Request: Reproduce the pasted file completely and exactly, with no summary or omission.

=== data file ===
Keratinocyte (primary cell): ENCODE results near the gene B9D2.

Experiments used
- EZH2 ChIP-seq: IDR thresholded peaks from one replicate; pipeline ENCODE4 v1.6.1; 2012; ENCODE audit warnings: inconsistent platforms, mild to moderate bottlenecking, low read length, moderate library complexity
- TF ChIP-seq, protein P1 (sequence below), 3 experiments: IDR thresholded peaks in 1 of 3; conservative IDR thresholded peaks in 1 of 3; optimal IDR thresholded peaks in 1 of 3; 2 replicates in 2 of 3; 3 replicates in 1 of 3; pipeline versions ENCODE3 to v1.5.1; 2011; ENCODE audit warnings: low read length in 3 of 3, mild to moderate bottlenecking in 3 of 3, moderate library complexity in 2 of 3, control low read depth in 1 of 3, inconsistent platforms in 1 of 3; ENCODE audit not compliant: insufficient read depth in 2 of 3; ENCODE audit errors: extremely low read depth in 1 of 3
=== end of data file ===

Keratinocyte (primary cell): ENCODE results near the gene B9D2.

Experiments used
- EZH2 ChIP-seq: IDR thresholded peaks from one replicate; pipeline ENCODE4 v1.6.1; 2012; ENCODE audit warnings: inconsistent platforms, mild to moderate bottlenecking, low read length, moderate library complexity
- TF ChIP-seq, protein P1 (sequence below), 3 experiments: IDR thresholded peaks in 1 of 3; conservative IDR thresholded peaks in 1 of 3; optimal IDR thresholded peaks in 1 of 3; 2 replicates in 2 of 3; 3 replicates in 1 of 3; pipeline versions ENCODE3 to v1.5.1; 2011; ENCODE audit warnings: low read length in 3 of 3, mild to moderate bottlenecking in 3 of 3, moderate library complexity in 2 of 3, control low read depth in 1 of 3, inconsistent platforms in 1 of 3; ENCODE audit not compliant: insufficient read depth in 2 of 3; ENCODE audit errors: extremely low read depth in 1 of 3